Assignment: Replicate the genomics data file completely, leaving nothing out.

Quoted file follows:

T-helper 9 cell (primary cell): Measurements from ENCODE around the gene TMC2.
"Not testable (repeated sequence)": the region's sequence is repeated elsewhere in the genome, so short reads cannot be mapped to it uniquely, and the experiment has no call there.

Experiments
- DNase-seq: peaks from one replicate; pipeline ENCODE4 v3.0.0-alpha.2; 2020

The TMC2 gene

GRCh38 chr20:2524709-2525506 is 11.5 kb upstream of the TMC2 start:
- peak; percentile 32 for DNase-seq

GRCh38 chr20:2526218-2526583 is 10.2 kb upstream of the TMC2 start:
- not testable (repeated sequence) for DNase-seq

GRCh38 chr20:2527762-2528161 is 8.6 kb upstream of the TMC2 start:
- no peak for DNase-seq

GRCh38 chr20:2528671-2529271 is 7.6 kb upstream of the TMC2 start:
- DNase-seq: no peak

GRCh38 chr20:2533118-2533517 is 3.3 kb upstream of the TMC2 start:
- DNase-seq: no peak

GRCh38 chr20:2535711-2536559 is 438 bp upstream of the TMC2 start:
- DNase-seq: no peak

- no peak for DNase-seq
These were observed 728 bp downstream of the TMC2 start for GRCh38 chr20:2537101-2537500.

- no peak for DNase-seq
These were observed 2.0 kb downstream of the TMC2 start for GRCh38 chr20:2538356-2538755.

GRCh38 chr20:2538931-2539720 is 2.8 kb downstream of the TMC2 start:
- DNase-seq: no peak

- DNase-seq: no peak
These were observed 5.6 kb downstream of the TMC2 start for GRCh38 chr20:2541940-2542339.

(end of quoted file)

T-helper 9 cell (primary cell): Measurements from ENCODE around the gene TMC2.
"Not testable (repeated sequence)": the region's sequence is repeated elsewhere in the genome, so short reads cannot be mapped to it uniquely, and the experiment has no call there.

Experiments
- DNase-seq: peaks from one replicate; pipeline ENCODE4 v3.0.0-alpha.2; 2020

The TMC2 gene

GRCh38 chr20:2524709-2525506 is 11.5 kb upstream of the TMC2 start:
- peak; percentile 32 for DNase-seq

GRCh38 chr20:2526218-2526583 is 10.2 kb upstream of the TMC2 start:
- not testable (repeated sequence) for DNase-seq

GRCh38 chr20:2527762-2528161 is 8.6 kb upstream of the TMC2 start:
- no peak for DNase-seq

GRCh38 chr20:2528671-2529271 is 7.6 kb upstream of the TMC2 start:
- DNase-seq: no peak

GRCh38 chr20:2533118-2533517 is 3.3 kb upstream of the TMC2 start:
- DNase-seq: no peak

GRCh38 chr20:2535711-2536559 is 438 bp upstream of the TMC2 start:
- DNase-seq: no peak

- no peak for DNase-seq
These were observed 728 bp downstream of the TMC2 start for GRCh38 chr20:2537101-2537500.

- no peak for DNase-seq
These were observed 2.0 kb downstream of the TMC2 start for GRCh38 chr20:2538356-2538755.

GRCh38 chr20:2538931-2539720 is 2.8 kb downstream of the TMC2 start:
- DNase-seq: no peak

- DNase-seq: no peak
These were observed 5.6 kb downstream of the TMC2 start for GRCh38 chr20:2541940-2542339.